Geochemistry of the Niobrara Formation and oceanic anoxic event III (OAE III): a regional study in the Western Interior Seaway
|Sonnenberg, Stephen A.
|Kondakci, Emre Cankut
|Includes bibliographical references.
|The Coniacian – Santonian (C – S) time interval displays positive enrichment of stable carbon isotopes (CIE) globally, and elevated organic carbon burial under oxygen depleted conditions in the Western Interior Seaway (WIS) and proto-equatorial Atlantic regions. The CIE associated with C – S has been described as the Oceanic Anoxic Event III (OAE III) with a duration of approximately 3 my and high organic carbon potential. The OAE III in the WIS correlates to the Niobrara Formation C marl and C chalk intervals and Scaphites Depressus biozone in the Denver Basin and is represented by the Razor 25-2514H core (Redtail Field) in this study. Redox sensitive trace elements (molybdenum (Mo), vanadium (V), and iron (Fe)) indicate a range of redox conditions from dysoxia to persistent euxinia were present during the regional OAE III in the Denver Basin. Water-column stratification and deep-water mass restriction were established and displayed varying degrees at the onset and during the event. The OAE III is continuous across the WIS based on redox sensitive Mo trends indicating positive enrichment, except in the Piceance Basin. The analysis of the high-resolution bulk sedimentary XRF results indicate three distinct anoxic phases which are informally named OAE IIIa, OAE IIIb, and OAEIIIc. OAE IIIa and OAE IIIb displays the strongest anoxic conditions, while OAE IIIc marks the waning period of anoxia in the WIS. Each of the subdivisions are separated by intervals that display low enrichments of redox sensitive trace elements that indicate periodic oxygenation of the water column in between anoxic phases. Based on the acyclic, saturates, and aromatics biomarkers results of the Niobrara Formation, the organic matter (OM) is primarily composed of algae remains and terrestrial woody material. The relative concentration of the algal and woody organic matter depends on the paleogeography where western margins display more woody organic matter content whereas eastern parts show more algal input. The OM in the Niobrara Formation was deposited in epeiric seaway conditions. Ocean salinity levels in the WIS differed from the Gulfian Regions based on the distribution of Oleanane (Ol/H) and Moretane (Mo/H). Gammacerane (Ga/H) index indicates anoxic conditions were stronger in the Powder River Basin than the Cañon City Embayment and the Piceance Basin. The presence of tricyclic terpanes is either related to presence of Tasmanites algae or formation of tricyclic terpanes through cracking of tetracyclic terpanes. Dinosterane index readings from the Cañon City Embayment and Piceance Basin indicate that dinoflagellates were not present in the western parts. In the OAE III, trends in the relative abundances of n-alkanes, pristane and phytane indicate the organic matter composition changed and became more algal compared to the Fort Hays member. Source rock analysis (SRA) results show substantial increase in hydrogen index (HI) and decrease in oxygen index (OI) values at the onset of the OAE III supporting an increase in algal contribution to the OM composition as well as formation of oxygen depleted conditions. During the OAE III, phosphorus (P), barium (Ba), cadmium (Cd), nickel (Ni) and copper (Cu) were recycled and led elevated production rates. Ni and Cu trends with low values in the OAE IIIa and OAE IIIb, indicate lack of free hydrogen-sulfide (H¬2S) in the water column. Elevated amounts of Ni and Cu deposition took place during the OAE IIIc. A sharp positive increase in the concentrations of redox sensitive trace elements that correlate to the B chalk, A marl, and A chalk intervals indicate another episode of oxygen depletion during the deposition of Smoky Hill Member under high marine productivity rates. Silicon (Si) and titanium (Ti) indicate major changes in the paleoclimate that occurred with the onset of OAE III. Dry climate conditions transitioned to more wet/humid climate promoting elevated continental weathering rates and subsequently larger quantities of nutrient transportation to the WIS. Potassium (K) and magnesium (Mg) show a period of steady stream influx followed by quiescence at the onset of the OAE III. The low riverine influx rates are due to the initial deepening of the WIS which is followed by an increase in the stream influx rates during the deposition of the C marl interval. Paleoproductivity, nutrient recycling, paleoclimate, and riverine influx trends across the WIS show drastic changes associated with the paleogeography. In the western margins, trends are cyclic due to the proximity to sediment source areas whereas in deeper parts of the WIS, the trends better show influence of anoxia on trace metal sequestration. Overall, the results from this study indicate that the OAE III in the Denver Basin include three discrete anoxic intervals and was initially formed during the deepening of the WIS above the Fort Hays member, and was prolonged due to the elevated production rates that took place under wet/humid climate conditions and varying degrees of riverine influx during the C marl and C chalk intervals. The OM composition changed from more terrestrial to more marine algal at the onset of the OAE III and persisted throughout the Niobrara Formation. Biomarker results provided important knowledge on the WIS-wide changes in the OM composition. The regional correlation of the OAE III shows the paleogeography of the study sites were the determining factors in terms of anoxia versus oxygen rich conditions. The paleoproductivity, nutrient recycling, riverine influx rates, and paleoclimate varied across the WIS.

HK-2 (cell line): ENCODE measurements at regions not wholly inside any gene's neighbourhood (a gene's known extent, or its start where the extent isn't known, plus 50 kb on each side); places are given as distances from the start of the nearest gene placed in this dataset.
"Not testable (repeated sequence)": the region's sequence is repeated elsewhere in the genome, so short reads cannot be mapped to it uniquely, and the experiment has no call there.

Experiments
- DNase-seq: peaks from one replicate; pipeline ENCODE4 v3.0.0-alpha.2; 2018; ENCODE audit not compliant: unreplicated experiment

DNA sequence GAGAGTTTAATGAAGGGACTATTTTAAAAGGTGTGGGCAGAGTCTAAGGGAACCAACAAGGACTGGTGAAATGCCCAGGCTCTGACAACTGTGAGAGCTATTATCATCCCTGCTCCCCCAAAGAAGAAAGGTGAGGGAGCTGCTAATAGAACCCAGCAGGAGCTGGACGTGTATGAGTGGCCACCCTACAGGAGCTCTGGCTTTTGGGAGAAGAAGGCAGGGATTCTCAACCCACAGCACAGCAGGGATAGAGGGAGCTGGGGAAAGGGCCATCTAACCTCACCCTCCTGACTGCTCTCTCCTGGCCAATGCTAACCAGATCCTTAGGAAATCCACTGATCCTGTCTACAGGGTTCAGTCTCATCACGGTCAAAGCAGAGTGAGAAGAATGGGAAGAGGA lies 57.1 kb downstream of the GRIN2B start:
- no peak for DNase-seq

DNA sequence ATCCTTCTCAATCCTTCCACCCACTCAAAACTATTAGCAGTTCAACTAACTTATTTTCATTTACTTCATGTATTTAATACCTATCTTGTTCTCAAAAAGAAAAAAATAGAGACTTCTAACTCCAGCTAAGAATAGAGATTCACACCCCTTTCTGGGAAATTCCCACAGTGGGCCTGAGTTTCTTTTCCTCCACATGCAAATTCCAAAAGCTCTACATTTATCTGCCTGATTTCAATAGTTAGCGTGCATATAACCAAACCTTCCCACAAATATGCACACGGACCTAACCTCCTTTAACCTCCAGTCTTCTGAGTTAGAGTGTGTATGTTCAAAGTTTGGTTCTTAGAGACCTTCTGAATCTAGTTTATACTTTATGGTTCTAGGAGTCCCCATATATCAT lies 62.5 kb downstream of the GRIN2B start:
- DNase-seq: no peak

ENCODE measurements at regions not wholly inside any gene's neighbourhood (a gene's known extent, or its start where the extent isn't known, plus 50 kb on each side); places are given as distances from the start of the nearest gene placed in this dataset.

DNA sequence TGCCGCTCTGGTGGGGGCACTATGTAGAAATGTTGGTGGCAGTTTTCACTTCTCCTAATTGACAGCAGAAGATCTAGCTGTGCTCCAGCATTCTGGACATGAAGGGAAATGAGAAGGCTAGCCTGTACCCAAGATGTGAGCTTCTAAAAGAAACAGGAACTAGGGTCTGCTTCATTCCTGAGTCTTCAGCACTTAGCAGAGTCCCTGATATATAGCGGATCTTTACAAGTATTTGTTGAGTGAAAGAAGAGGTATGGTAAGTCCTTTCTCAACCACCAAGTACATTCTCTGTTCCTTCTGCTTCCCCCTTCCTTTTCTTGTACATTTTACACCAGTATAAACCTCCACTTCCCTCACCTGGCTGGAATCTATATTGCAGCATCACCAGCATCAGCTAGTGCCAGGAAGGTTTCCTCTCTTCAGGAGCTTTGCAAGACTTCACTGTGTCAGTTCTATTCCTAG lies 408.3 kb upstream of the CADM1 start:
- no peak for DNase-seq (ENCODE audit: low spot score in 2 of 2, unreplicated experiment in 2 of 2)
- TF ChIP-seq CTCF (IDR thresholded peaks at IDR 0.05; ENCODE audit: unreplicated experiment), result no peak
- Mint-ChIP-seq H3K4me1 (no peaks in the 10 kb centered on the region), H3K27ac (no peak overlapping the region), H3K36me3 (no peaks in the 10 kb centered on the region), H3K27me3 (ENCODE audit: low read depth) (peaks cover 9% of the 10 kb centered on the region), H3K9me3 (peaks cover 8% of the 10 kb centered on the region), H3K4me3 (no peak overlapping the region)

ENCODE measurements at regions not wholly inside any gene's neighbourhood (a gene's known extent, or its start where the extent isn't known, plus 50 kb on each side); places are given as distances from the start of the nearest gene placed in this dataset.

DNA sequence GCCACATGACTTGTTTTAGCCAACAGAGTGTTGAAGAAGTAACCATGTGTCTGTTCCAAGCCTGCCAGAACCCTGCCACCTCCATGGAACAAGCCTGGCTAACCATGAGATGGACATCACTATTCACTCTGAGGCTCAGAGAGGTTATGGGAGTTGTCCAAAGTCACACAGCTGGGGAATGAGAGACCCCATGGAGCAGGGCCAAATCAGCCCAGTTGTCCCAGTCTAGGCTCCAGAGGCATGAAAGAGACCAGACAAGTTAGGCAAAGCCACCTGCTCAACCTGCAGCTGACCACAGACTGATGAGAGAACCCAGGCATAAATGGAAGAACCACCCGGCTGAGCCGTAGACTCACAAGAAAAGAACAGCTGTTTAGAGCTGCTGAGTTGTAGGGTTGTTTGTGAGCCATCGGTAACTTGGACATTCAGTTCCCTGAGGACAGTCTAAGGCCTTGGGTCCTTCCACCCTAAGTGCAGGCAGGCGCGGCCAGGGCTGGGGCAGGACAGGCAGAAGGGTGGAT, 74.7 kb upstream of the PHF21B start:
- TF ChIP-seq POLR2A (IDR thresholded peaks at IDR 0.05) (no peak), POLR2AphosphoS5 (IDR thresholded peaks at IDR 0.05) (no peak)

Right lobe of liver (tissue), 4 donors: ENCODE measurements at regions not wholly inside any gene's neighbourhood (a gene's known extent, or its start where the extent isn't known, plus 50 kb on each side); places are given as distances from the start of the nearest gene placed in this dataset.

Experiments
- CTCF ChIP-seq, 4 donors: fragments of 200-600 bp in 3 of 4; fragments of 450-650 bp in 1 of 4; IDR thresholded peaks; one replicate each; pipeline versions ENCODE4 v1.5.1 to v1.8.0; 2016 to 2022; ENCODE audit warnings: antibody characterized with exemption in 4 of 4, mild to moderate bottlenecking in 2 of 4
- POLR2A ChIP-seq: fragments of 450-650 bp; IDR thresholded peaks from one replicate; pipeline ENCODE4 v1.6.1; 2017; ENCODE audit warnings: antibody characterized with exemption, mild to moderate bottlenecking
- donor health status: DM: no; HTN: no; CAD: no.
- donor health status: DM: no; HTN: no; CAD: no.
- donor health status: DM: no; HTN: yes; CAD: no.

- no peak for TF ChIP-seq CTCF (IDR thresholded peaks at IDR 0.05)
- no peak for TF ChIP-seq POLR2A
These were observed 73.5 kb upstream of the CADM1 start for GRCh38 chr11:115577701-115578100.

|Colorado School of Mines. Arthur Lakes Library
|2022 - Mines Theses & Dissertations
|Copyright of the original work is retained by the author.
|oceanic anoxic event 3
|stable isotope geochemistry
|trace element geochemistry
|Western Interior Seaway
|Geochemistry of the Niobrara Formation and oceanic anoxic event III (OAE III): a regional study in the Western Interior Seaway
|Anderson, Donna S.
|Miskimins, Jennifer L.
|Doctor of Philosophy (Ph.D.)
|Geology and Geological Engineering
|Colorado School of Mines
|Embargo Expires: 10/22/2023